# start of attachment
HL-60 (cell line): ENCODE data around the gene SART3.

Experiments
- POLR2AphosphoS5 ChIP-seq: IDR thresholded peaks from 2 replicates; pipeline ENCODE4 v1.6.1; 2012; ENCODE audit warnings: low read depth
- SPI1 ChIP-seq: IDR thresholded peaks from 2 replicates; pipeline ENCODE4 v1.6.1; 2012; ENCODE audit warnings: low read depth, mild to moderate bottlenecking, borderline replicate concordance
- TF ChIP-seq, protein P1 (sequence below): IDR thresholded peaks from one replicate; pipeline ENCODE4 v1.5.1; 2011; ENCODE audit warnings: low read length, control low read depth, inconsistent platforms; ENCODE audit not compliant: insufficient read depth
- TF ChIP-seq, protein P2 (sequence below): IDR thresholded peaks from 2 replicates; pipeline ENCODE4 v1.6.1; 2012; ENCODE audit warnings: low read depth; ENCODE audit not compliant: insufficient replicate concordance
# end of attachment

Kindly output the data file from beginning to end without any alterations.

HL-60 (cell line): ENCODE data around the gene SART3.

Experiments
- POLR2AphosphoS5 ChIP-seq: IDR thresholded peaks from 2 replicates; pipeline ENCODE4 v1.6.1; 2012; ENCODE audit warnings: low read depth
- SPI1 ChIP-seq: IDR thresholded peaks from 2 replicates; pipeline ENCODE4 v1.6.1; 2012; ENCODE audit warnings: low read depth, mild to moderate bottlenecking, borderline replicate concordance
- TF ChIP-seq, protein P1 (sequence below): IDR thresholded peaks from one replicate; pipeline ENCODE4 v1.5.1; 2011; ENCODE audit warnings: low read length, control low read depth, inconsistent platforms; ENCODE audit not compliant: insufficient read depth
- TF ChIP-seq, protein P2 (sequence below): IDR thresholded peaks from 2 replicates; pipeline ENCODE4 v1.6.1; 2012; ENCODE audit warnings: low read depth; ENCODE audit not compliant: insufficient replicate concordance